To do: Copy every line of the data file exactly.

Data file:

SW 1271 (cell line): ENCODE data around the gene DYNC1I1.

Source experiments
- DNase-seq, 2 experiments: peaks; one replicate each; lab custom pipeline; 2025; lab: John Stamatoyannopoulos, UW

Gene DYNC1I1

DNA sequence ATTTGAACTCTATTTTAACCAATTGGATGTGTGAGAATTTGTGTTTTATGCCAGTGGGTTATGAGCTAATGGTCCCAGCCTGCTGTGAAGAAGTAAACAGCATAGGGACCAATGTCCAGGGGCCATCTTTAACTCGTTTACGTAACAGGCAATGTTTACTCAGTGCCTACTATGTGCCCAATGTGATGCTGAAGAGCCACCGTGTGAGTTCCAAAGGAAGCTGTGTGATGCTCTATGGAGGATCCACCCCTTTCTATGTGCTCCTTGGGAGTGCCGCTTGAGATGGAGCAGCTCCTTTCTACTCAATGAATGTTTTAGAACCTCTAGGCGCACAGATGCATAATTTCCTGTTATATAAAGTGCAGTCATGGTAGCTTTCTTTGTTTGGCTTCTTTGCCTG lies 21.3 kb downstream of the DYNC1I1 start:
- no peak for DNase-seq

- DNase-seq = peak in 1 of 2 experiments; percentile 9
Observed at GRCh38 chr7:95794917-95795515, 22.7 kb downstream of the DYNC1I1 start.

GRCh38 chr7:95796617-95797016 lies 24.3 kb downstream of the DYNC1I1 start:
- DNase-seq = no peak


SW 1271 (cell line): ENCODE data around the gene DYNC1I1.

Source experiments
- DNase-seq, 2 experiments: peaks; one replicate each; lab custom pipeline; 2025; lab: John Stamatoyannopoulos, UW

Gene DYNC1I1

DNA sequence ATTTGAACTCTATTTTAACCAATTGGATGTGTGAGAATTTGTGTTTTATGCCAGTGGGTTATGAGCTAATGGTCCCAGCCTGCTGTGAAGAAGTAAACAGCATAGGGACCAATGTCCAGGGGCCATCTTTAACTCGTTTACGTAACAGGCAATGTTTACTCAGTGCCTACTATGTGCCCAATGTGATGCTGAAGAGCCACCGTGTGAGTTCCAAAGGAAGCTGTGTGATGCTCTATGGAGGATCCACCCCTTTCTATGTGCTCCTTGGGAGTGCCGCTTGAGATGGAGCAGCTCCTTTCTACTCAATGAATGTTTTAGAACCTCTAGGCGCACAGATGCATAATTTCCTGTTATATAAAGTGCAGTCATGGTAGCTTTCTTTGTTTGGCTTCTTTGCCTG lies 21.3 kb downstream of the DYNC1I1 start:
- no peak for DNase-seq

- DNase-seq = peak in 1 of 2 experiments; percentile 9
Observed at GRCh38 chr7:95794917-95795515, 22.7 kb downstream of the DYNC1I1 start.

GRCh38 chr7:95796617-95797016 lies 24.3 kb downstream of the DYNC1I1 start:
- DNase-seq = no peak